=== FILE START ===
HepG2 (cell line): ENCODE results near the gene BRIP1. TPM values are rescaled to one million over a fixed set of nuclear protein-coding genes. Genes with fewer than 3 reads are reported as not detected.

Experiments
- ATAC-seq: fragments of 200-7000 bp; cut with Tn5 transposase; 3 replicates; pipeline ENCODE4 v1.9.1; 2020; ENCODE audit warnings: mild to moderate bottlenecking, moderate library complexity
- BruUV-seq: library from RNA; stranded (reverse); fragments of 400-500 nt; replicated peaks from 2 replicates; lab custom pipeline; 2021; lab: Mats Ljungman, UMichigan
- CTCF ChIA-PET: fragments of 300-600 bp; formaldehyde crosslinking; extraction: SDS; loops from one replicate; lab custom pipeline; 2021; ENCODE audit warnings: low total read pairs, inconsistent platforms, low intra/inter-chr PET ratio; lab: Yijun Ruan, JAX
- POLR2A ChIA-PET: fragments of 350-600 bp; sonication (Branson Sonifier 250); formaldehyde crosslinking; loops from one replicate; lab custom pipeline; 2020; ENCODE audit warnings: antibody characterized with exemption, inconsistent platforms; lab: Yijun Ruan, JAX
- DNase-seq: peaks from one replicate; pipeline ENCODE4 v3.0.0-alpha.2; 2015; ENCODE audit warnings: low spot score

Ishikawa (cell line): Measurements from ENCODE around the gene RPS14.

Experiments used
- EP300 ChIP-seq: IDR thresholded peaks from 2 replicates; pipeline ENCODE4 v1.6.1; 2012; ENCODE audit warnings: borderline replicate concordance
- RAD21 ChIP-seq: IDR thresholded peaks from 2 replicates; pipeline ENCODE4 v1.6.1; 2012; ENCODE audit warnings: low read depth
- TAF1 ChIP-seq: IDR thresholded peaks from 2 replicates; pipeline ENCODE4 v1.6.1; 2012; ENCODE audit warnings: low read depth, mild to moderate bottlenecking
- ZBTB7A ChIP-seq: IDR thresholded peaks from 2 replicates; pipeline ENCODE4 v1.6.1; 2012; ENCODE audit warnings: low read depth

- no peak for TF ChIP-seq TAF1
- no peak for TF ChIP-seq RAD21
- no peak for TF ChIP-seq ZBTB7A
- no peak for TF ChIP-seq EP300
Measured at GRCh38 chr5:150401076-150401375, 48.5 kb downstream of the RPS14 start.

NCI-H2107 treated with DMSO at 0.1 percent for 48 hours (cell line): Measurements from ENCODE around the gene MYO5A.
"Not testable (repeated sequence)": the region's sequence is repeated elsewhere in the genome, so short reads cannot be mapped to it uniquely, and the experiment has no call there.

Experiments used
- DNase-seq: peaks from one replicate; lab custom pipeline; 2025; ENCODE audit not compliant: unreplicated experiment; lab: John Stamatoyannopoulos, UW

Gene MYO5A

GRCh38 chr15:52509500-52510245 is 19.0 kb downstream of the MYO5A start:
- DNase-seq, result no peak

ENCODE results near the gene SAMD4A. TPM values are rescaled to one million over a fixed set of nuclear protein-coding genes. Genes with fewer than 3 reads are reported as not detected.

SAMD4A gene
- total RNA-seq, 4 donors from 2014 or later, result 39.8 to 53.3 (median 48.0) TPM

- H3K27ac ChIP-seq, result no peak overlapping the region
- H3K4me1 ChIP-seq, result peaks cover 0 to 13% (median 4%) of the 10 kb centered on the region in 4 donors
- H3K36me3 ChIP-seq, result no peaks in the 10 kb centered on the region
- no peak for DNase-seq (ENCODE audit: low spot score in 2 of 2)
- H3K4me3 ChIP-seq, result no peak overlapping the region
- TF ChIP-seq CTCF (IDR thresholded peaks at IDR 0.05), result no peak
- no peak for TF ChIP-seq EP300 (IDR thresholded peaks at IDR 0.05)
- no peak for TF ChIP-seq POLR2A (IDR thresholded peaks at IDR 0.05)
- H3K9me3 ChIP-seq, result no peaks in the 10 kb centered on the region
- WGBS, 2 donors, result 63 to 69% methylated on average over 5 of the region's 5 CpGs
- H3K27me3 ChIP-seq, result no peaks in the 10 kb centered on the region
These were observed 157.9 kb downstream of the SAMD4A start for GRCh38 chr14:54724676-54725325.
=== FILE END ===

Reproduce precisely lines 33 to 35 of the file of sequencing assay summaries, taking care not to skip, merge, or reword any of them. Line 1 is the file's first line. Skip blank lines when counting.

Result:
- H3K4me3 ChIP-seq, result no peak overlapping the region
- TF ChIP-seq CTCF (IDR thresholded peaks at IDR 0.05), result no peak
- no peak for TF ChIP-seq EP300 (IDR thresholded peaks at IDR 0.05)